Durham 'neo-Nazi' teen was seeking 'attention'

By Daniel De Simone
BBC News

  • Published
Manchester Crown CourtImage source, Google
Image caption,
The boy, who cannot be named due to his age, is on trial at Manchester Crown Court

A teenager accused of being a neo-Nazi who was preparing acts of terrorism said he adopted an online "persona" to create "shock and a sense of belonging".

The 16-year-old, from Durham, told Manchester Crown Court he never wanted to be a terrorist and that his views were "always centre-right".

He denies six terrorism offences.

The trial has heard he called himself as a "natural sadist" and listed potential targets.

Giving evidence, he said a diary entry in which he described himself as a fascist "just made me feel better".

Nigel Edwards QC, defending, asked what his views were in 2017 - a time when he was tweeting racist material under a pseudonym.

The boy replied "still around UKIP, centre-right beliefs" and that "the persona I put on for the Twitter account… was for shock and a sense of belonging".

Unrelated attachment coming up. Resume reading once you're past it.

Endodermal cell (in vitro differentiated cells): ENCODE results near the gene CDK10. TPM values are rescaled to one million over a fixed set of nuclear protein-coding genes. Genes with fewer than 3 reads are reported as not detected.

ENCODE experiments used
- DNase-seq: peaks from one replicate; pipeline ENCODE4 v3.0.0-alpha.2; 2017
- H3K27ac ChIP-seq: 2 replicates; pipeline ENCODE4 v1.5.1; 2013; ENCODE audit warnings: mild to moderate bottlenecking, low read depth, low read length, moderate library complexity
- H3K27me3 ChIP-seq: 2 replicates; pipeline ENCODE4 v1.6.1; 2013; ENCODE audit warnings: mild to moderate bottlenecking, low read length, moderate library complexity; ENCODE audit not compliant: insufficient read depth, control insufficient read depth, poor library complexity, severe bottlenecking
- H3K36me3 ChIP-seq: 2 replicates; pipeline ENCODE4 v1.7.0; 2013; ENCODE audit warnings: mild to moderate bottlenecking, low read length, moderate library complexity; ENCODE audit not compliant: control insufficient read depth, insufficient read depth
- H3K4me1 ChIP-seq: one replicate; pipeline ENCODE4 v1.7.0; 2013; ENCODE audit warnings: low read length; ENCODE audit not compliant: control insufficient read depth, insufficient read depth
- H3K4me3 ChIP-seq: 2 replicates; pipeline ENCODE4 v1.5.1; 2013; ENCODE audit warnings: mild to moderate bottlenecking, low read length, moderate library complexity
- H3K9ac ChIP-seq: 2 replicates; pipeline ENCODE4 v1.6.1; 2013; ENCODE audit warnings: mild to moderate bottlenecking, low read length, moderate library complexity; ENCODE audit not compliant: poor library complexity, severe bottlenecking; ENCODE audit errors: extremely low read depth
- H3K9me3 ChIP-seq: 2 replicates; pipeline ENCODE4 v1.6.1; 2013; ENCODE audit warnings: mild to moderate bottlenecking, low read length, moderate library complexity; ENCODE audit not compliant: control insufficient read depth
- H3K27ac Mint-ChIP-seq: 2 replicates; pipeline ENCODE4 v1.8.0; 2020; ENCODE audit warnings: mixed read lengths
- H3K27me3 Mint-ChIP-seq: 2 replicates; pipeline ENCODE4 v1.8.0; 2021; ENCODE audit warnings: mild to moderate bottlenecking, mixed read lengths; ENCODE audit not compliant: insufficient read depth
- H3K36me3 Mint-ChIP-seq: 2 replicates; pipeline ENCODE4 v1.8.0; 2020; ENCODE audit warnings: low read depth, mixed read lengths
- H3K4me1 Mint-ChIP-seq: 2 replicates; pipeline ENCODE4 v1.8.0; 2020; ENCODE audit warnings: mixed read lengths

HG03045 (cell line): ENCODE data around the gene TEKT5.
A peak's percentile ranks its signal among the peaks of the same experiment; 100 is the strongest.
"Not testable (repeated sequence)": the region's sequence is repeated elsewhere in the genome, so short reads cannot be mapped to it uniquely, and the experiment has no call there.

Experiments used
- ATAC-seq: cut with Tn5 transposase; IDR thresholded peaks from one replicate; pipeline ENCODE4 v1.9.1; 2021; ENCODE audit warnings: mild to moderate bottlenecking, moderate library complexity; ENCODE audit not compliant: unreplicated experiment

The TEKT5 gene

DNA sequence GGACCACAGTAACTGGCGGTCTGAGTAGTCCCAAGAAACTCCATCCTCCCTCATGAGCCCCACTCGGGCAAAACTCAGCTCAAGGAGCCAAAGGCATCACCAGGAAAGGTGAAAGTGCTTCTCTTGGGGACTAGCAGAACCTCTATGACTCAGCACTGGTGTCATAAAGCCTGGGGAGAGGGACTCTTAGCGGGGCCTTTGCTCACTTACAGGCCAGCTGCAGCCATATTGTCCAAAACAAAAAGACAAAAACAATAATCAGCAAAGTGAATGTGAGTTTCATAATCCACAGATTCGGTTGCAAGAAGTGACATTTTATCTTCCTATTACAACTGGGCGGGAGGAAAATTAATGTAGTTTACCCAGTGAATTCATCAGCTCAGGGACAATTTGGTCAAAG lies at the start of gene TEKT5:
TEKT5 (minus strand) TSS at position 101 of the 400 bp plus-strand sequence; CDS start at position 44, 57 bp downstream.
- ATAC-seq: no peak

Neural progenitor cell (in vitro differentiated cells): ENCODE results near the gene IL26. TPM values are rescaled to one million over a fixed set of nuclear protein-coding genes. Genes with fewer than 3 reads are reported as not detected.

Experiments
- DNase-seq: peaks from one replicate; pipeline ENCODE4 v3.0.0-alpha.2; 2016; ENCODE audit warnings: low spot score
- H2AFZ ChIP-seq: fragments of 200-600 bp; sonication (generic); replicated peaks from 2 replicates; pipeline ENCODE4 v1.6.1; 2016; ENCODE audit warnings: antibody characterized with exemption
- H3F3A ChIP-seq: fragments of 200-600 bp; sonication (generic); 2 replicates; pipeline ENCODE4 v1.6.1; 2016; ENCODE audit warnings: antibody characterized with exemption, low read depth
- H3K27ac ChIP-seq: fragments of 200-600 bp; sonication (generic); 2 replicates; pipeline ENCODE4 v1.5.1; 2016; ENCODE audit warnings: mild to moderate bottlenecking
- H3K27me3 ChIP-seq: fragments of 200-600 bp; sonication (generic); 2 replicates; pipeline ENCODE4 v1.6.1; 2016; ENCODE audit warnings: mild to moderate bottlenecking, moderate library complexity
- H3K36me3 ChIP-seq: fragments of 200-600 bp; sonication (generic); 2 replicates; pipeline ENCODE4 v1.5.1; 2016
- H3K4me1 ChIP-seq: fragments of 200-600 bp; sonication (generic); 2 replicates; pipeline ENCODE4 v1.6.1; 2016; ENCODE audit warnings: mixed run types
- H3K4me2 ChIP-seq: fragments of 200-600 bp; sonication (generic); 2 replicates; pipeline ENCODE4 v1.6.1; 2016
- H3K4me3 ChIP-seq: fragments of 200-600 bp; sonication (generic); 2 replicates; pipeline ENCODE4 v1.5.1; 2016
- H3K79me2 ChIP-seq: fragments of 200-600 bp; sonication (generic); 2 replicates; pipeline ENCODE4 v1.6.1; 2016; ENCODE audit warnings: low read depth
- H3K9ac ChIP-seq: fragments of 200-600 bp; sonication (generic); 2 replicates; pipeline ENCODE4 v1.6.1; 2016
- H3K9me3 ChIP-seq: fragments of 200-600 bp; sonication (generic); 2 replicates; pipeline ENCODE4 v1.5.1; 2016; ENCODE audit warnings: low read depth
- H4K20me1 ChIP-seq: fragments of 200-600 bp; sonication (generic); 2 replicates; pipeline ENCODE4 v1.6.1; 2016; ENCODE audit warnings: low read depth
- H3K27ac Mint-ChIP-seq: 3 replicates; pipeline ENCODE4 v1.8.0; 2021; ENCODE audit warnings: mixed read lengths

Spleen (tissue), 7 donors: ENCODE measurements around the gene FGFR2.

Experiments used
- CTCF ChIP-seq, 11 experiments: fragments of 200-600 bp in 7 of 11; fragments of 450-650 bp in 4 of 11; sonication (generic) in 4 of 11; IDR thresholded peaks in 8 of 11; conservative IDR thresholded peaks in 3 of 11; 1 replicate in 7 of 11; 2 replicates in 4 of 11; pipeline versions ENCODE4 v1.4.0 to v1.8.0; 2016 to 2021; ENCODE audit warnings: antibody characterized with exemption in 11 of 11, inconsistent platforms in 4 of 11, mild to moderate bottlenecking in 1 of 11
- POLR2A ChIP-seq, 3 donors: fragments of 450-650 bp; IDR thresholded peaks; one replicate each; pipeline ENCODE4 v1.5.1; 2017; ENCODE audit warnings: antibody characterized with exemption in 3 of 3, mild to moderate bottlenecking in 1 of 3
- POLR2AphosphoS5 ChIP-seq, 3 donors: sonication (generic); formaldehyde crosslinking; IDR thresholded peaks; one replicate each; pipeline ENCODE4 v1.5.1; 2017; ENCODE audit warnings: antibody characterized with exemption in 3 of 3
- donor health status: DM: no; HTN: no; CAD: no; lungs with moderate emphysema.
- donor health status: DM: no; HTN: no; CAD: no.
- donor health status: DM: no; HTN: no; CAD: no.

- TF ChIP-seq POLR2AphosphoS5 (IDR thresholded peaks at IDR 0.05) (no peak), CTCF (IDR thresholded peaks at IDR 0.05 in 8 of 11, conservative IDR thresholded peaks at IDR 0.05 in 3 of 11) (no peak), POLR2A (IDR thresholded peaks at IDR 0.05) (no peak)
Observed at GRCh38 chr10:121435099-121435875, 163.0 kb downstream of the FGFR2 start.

He said internet searches for explosives were "general interest", that several relating to Nazis were for "school" and that he looked up how to make napalm out of "curiosity".

'Rebelling against society'

He told jurors he would not describe himself as a Nazi or neo-Nazi and that the motivations for his online activity were "attention and self-importance".

An anti-Semitic diary entry was him "imitating" a neo-Nazi book, the court was told.

"It made me feel better. Just controversial, rebelling against society in a way," he said.

The boy said he found Adolf Hitler's Mein Kampf "boring" and that he only "pretended" to adopt the philosophy of the neo-Nazi text Siege - which jurors have been told directly encourages terrorism.

The teenager denies preparing terrorist acts, disseminating a terrorist publication, possessing an article for a purpose connected to terrorism, and three counts of possessing documents useful to a terrorist.

Jurors have previously heard the defendant was found with manuals on how to make bombs and ricin, had communicated with a gun auctioneer, and had written a list of local venues "worth attacking" such as pubs and schools.

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